The inimitable Ken Pomeroy pulled out a stat late Friday night that may have occurred only to him. Saturday’s college basketball slate featured 150 games, which will be the busiest day of the year. It’s no surprise that a day with that many games led to turnover in our working field of 68 here in the SI.com Bracket Watch.
Two of the one seeds in our most recent bracket—Michigan and Virginia—lost onSaturday. It was a guarantee that at least one would with Duke hosting Virginia, but the former’s win in that game meant that three teams that have lived on the top line since we unveiled our first bracket of 2019 suffered losses in the previous week. The only one that didn’t was Tennessee, so it should come as no surprise that the Volunteers remain a No. 1 seed. They are not, however, the top overall seed.
That honor belongs once again to Duke, after a brief interlude last week. The Blue Devils ceded the top overall spot in the field to Virginia after losing to Syracuse a week ago, but that loss came with two major caveats. First, Cam Reddish missed the game due to illness. Second, Tre Jones left just before halftime with a shoulder injury, and did not return. It was still a surprising loss at home, but one that we could forgive in the moment. It became even more forgivable after what the Blue Devils did over the weekend.
Jones remained out for Saturday’s clash with Virginia, but Reddish returned, putting Duke nearly back at full strength. The Blue Devils took a five-point lead into halftime, and the first 18 minutes of the second half were played within a six-point window. With 4:28 remaining in the game, a De’Andre Hunter layup cut Duke’s lead to one point. Over the next three minutes and 30 seconds, Duke outscored Virginia 6–0, effectively putting the game away. The final score said Duke 72, Virginia 70, and the game was close throughout, but it wasn’t that close in the final minutes. The Blue Devils unquestionably drew first blood at the top of the ACC. That’s why they’re back atop our field of 68.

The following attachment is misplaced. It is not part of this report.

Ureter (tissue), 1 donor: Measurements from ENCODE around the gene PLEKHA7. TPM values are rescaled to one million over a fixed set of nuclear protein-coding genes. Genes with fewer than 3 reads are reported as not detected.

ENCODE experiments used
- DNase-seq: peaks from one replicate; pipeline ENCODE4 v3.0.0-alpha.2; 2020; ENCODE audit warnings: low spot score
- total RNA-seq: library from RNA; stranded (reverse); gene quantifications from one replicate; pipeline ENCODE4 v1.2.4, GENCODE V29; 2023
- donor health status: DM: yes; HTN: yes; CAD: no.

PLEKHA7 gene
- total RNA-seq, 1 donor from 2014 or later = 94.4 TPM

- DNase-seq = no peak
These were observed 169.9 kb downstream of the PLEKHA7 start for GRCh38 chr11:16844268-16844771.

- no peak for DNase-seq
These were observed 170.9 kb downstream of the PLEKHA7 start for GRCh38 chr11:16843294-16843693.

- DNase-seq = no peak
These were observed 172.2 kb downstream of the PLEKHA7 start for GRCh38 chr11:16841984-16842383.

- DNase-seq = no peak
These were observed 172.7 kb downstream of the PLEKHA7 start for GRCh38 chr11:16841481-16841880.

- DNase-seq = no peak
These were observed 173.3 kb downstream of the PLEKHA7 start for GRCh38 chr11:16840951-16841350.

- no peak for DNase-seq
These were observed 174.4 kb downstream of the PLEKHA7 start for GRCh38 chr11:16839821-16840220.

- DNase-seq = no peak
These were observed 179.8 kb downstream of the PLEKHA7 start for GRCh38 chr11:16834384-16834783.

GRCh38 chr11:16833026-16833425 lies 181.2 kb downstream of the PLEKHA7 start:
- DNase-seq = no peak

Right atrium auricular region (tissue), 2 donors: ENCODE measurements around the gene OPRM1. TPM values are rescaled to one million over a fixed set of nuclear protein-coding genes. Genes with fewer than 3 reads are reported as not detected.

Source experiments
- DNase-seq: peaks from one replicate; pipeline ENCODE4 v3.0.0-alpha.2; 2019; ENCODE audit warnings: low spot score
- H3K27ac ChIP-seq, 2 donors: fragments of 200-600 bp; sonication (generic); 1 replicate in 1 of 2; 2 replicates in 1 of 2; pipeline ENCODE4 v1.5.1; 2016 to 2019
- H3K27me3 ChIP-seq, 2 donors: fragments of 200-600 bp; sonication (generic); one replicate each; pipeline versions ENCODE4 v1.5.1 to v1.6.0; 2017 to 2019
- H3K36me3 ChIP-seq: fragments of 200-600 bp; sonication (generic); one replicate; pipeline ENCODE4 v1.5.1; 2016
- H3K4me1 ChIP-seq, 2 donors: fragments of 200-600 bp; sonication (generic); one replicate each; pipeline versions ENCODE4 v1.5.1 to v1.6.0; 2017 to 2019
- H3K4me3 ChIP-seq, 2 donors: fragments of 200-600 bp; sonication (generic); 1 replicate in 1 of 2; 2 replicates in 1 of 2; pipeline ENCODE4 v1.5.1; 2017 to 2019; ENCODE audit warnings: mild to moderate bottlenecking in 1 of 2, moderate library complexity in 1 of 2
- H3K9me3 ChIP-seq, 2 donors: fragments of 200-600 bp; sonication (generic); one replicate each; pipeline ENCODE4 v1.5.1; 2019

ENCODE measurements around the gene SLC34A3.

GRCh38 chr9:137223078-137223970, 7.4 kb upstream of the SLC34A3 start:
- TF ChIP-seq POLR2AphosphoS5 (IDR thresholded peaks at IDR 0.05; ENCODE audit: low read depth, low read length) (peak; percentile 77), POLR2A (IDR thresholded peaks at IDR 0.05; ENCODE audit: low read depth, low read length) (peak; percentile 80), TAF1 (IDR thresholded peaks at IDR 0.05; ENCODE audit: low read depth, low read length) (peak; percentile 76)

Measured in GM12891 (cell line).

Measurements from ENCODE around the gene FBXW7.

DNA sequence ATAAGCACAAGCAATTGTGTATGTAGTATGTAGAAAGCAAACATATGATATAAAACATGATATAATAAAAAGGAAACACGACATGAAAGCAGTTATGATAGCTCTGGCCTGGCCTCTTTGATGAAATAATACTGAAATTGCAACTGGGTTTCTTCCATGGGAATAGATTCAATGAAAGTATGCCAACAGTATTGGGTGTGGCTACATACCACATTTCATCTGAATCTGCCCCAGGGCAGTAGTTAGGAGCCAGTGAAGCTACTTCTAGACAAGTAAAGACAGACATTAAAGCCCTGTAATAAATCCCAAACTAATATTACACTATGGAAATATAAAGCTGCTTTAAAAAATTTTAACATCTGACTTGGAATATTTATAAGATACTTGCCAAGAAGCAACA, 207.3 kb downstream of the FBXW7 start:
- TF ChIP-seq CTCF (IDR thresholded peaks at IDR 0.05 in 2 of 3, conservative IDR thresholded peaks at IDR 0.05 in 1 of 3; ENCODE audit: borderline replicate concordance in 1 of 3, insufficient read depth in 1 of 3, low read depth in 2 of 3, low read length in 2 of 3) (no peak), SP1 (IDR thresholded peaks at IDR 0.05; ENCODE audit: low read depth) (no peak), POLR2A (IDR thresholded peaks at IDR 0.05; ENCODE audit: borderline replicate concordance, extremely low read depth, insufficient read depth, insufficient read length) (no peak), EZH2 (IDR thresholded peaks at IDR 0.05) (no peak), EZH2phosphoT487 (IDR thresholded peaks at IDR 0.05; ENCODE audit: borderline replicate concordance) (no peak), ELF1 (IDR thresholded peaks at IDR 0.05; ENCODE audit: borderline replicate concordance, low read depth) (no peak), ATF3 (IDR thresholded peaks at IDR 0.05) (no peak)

Virginia, however, remained on the top line. No one should be penalized for a close loss at Duke, least of all a team that was 16–0 before the game and remained first in the country in NET and on kenpom.com after it. There was, however, shakeup on the top line.
About five hours before Virginia became the last time to fall from the ranks of the unbeaten, Michigan suffered the same fate, losing for the first time this season in a 64–54 reversal at Wisconsin. While Michigan has been hogging the spotlight in the Big Ten for most of the season, Michigan State has been quietly lurking just behind, amassing records of 16–2 overall and 7–0 in conference. The Spartans are ranked fifth in NET and third on kenpom.com. The Wolverines are sixth by both measures. Michigan State is 7–2 in Quadrant 1 games. Michigan is 4–1. The Spartans have played the 37th toughest scheduled in the country this season. The Wolverines’ strength of schedule ranks 97th. It’s certainly close, but Michigan State’s résumé is just slightly better, pushing it to the top line, with Michigan sliding down to a No. 2 seed to begin the final week of January.
Last Four Byes
Last Four In
First Eight Out
Next Eight Out
Baylor was nowhere near the field of 68 at the start of conference play. It's now won three of its first five games in the Big 12, including victories over Iowa State and Texas Tech. That, combined with a soft bubble thus far, was enough to get the Bears one of the final four spots in the field. They didn’t do much in the non-conference portion of their schedule, though a win over Arizona looks a bit better now than it did at the time. If the Bears can beat the teams they’re supposed to and pick off another meaningful win or two, they’ll have a good shot at remaining in the field. This is one of those take-care-of-business weeks for them, with games against West Virginia on the road Monday and Alabama at home on Saturday.